I applaud Chris Hedges. After years of writing apocolyptic, often hauntingly accurate and incisive columns for TruthDig, there’s finally a sign that he is going to take tangible action and, as they say, put his money where his mouth is.
On Dec. 16 I will join Daniel Ellsberg, Medea Benjamin, Ray McGovern and several military veteran activists outside the White House to protest the futile and endless wars in Iraq and Afghanistan. Many of us will, after our rally in Lafayette Park, attempt to chain ourselves to the fence outside the White House. It is a pretty good bet we will all spend a night in jail.
Hedges presents the argument that futile resistance is to be celebrated, it is the source of hope, and that it is what must be done.
Hope has a cost. Hope is not comfortable or easy. Hope requires personal risk. Hope does not come with the right attitude. Hope is not about peace of mind. Hope is an action. Hope is doing something. The more futile, the more useless, the more irrelevant and incomprehensible an act of rebellion is, the vaster and the more potent hope becomes. Hope never makes sense. Hope is weak, unorganized and absurd. Hope, which is always nonviolent, exposes in its powerlessness the lies, fraud and coercion employed by the state. Hope does not believe in force. Hope knows that an injustice visited on our neighbor is an injustice visited on us all. Hope posits that people are drawn to the good by the good. This is the secret of hope’s power and it is why it can never finally be defeated.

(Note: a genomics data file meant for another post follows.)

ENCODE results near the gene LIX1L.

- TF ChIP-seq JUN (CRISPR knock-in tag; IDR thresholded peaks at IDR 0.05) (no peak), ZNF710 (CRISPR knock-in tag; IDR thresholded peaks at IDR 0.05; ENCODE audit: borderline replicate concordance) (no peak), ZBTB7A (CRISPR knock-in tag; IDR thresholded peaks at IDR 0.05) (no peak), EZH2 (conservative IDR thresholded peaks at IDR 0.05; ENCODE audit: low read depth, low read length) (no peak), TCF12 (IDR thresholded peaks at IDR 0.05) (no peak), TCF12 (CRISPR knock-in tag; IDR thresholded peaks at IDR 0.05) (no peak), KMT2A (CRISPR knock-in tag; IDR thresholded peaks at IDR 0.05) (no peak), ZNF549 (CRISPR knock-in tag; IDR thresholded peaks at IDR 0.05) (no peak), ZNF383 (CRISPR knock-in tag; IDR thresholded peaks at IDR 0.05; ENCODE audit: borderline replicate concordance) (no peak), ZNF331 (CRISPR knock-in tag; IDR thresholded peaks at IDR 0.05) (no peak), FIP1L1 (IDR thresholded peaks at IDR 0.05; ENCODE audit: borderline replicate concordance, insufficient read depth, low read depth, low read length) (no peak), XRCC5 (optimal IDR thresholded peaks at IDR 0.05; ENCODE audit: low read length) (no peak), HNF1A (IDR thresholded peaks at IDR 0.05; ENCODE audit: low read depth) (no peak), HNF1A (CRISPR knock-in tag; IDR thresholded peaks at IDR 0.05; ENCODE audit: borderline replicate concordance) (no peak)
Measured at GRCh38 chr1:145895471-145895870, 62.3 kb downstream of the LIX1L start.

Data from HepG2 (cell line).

Yet, and perhaps I am just unwilling to entirely embrace Hedge’s bleak and desperate worldview, it seems that something is lost in Hedges’ vision of hope. Why would we desire to be unorganized?Â Why would we chain ourselves to a fence, an act of symbolism, rather than sit in the middle of a road and stop traffic, which forces others to take notice?Â Hedges’ argument is based on the idea that we are, as a society, beyond the point of no return in terms of corporate dominance, ecological destruction, the dominance of the war machine, the corruption of our politics, and similar themese. But even if that is 100 percent true, doesn’t it make more sense to resist in ways, which can be equally nourishing of the soul, that have more of an impact than symbolism alone?